Mr. Speaker, I am honoured to speak to this motion today. Members are asking why it has come before the House? I think it is important that it is before the House because decisions are being made in terms of the future of broadcasting, the future of telecommunications, and in fact the future of the CBC outside the purview of Parliament.
The good book says that what is done in the dark should be seen in the light. Given our concern over directions taken by the government, this debate is a chance for us to inform Canadians about the issues being raised and the fundamental changes being made by the government regarding broadcasting.
We are talking about the role of a public broadcaster versus a private broadcaster. There is a notion that if private broadcasters were allowed to step up to the plate they could do the job as well. Having been a former musician and having travelled the country for some 20 years, I can tell the House that nobody is more committed to the market approach than musicians because that is how we make our living.
We believe in a free and open market, but sometimes we need government to regulate it to ensure that it is in fact free and open. Whether we are talking about musicians or about getting agricultural products on the shelves at grocery stores, we know that the problem with our markets right now is that they do not have access and choice that consumers demand.
I am going to tell two stories. I was 19 years old and God I was a handsome young fella. Our band was touring the country, playing in Ottawa, Montreal, Halifax and Toronto. Everywhere we went we had an audience of university students because our record was being played on the radio at the university level.
One night we were doing a show right here in Ottawa at the old Roxy Club on Elgin Street. We were interviewed by the big FM radio station in Ottawa, which was basically the same FM chain as the one in Toronto, Montreal and Halifax. During the interview I asked why we were being interviewed since our record was not being played on its station. I was told the station was not allowed to play our band in the same way it was not allowed to play other bands because it had a canned list of what it was allowed to play.
Things have changed somewhat in the last 20 years but not a lot. Right across Canada there are very few radio corporations and they run off lists. If a band is lucky enough to get on that list, then it will do fairly well because of the recording royalties, which of course as New Democrats we support.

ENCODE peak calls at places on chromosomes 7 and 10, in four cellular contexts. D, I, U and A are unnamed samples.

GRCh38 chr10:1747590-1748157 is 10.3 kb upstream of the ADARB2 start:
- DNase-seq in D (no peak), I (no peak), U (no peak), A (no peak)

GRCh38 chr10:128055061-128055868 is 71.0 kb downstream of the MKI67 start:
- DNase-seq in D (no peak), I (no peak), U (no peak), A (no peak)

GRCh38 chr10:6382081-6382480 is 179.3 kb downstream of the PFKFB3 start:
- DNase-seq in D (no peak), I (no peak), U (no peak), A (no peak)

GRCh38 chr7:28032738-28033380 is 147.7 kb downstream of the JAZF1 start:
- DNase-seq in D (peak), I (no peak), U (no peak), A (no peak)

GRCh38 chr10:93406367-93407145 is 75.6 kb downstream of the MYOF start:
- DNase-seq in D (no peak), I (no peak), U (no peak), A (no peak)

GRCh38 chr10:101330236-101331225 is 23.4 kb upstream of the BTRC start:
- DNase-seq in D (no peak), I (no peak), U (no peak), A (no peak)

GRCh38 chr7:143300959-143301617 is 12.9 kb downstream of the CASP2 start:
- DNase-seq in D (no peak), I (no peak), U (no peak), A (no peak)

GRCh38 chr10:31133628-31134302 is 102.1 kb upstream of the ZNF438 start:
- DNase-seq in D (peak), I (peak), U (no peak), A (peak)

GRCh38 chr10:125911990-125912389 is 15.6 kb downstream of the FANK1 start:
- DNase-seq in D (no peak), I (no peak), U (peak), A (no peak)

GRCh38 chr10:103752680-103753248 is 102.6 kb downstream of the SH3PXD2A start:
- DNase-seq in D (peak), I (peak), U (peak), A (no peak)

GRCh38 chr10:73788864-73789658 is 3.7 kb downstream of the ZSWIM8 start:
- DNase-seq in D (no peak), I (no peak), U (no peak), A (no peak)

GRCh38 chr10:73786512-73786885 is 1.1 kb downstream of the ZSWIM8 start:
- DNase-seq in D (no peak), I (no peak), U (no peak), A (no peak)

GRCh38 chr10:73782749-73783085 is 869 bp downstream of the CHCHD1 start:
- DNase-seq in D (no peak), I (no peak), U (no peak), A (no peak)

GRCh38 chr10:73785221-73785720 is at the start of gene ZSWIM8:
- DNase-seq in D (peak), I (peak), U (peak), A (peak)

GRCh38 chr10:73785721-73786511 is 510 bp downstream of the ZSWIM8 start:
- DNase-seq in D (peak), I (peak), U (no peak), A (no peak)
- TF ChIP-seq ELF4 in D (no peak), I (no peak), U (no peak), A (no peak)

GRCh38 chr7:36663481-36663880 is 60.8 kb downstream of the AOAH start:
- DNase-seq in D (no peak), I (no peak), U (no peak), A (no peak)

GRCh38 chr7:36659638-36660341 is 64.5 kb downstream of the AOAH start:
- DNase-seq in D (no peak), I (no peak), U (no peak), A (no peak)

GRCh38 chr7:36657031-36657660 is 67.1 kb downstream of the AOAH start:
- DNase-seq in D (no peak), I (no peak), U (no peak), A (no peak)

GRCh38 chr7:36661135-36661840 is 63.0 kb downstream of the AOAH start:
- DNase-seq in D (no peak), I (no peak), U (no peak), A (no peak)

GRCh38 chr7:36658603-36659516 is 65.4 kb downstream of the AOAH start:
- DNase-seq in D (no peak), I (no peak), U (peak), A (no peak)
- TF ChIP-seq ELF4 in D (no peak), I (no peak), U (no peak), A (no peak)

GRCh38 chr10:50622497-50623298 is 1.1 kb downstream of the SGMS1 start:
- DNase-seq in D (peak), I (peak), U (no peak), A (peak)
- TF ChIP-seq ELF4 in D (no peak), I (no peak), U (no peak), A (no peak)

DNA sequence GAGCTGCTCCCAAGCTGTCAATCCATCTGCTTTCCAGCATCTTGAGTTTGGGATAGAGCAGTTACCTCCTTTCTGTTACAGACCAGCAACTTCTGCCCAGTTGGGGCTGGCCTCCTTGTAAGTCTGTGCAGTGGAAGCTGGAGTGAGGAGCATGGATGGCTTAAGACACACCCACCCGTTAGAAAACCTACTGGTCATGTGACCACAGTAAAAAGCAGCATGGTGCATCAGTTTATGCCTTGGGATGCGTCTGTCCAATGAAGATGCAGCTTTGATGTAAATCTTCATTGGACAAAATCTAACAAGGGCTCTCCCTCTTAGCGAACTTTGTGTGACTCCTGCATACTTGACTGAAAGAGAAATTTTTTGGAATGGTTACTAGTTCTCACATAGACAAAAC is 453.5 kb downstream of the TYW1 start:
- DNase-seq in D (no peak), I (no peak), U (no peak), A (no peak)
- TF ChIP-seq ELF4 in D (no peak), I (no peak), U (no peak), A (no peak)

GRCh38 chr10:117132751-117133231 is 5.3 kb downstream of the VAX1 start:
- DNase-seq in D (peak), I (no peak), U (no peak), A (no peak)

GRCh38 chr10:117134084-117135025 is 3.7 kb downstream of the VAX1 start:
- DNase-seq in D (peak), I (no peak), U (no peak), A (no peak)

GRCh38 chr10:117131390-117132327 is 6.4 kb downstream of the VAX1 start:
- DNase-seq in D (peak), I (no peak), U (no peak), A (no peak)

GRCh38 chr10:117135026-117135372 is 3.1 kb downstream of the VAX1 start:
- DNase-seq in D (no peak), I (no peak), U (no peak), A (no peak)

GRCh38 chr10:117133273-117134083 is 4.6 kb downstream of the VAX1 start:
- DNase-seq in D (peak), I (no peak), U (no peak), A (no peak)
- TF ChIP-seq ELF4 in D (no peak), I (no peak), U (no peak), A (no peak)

The problem is that it is a very closed market and it is very arbitrary as to who gets heard and who does not. So when we talk about fragmentation of radio markets, many young people tune out the radio because they can find what they want to hear on other sources.
I will move from the example of the private radio to public radio. My last band, the Grievous Angels, was considered a localized band until we were interviewed by Peter Gzowski. As a result of that interview we became a national act because people across Canada listened to his show. After that interview we were selling CDs from Prince George, B.C. to Halifax and we were getting engagements.
That is the role a public broadcaster should play. It has the mandate to expose Canadians to new sounds and to new ideas, sometimes controversial ideas. It is in that public broadcast domain that consumers are given the ability to hear new ideas and new sounds. It is a role that private broadcasters simply cannot and will not play.
Does the CBC fulfill this mandate as well as it should? It certainly does not. We know there are major problems with the CBC and the New Democratic Party has been raising these problems for a number of years. It would not be an exaggeration to say there is somewhat of a crisis at the CBC. It has had years of underfunding, so much so that it has lost numerous world markets that used to have CBC television as their choice of viewing in the evening. Those markets have disappeared. They have gone to private broadcasters.
Private broadcasts on television attempt some local and regional coverage, but we lose a sense of identity in rural areas when we do not hear our own voices being spoken. There is nothing worse, and it almost sends me into a rock cut, than when I am driving on the highway outside Cochrane, Ontario and I hear the afternoon drive home show from Toronto. That is not something I want to hear on my radio. I want to hear the voices from my region. I want to hear their identity and their discussions.
There has been a problem. The underfunding of CBC year after year by the former government has put the CBC in a very difficult situation. This is an issue that we were discussing at the heritage committee.
We have raised these issues. We have asked the CBC president for a plan for restoring regional programs. We have asked CBC to address the issue of the lack of drama content in programming. We have asked about the role the CBC plays in terms of promoting film. We see that Radio-Canada in the Quebec market plays an integral role. Yet in the English market, CBC is not playing a similar role. As a heritage committee, we have started to raise these issues.
Another issue we have to raise is the issue in terms of the patronage system at CBC.
What we have now is a situation where the CBC president locks out the employees, reduces Canadian content, and ignores CRTC directives. Furthermore, he is not accountable to anyone for his actions.
The CBC is the only public broadcasting corporation in the world whose managers are political appointees.
We have to end the system of patronage at the CBC. Year after year we have had very good people on the CBC board of directors, but it has also been a political dumping ground. Let us be honest. Since the CBC was founded, 89% of the appointees to the CBC were allied to the ruling political party. We have asked for that system to stop. We have asked for accountability.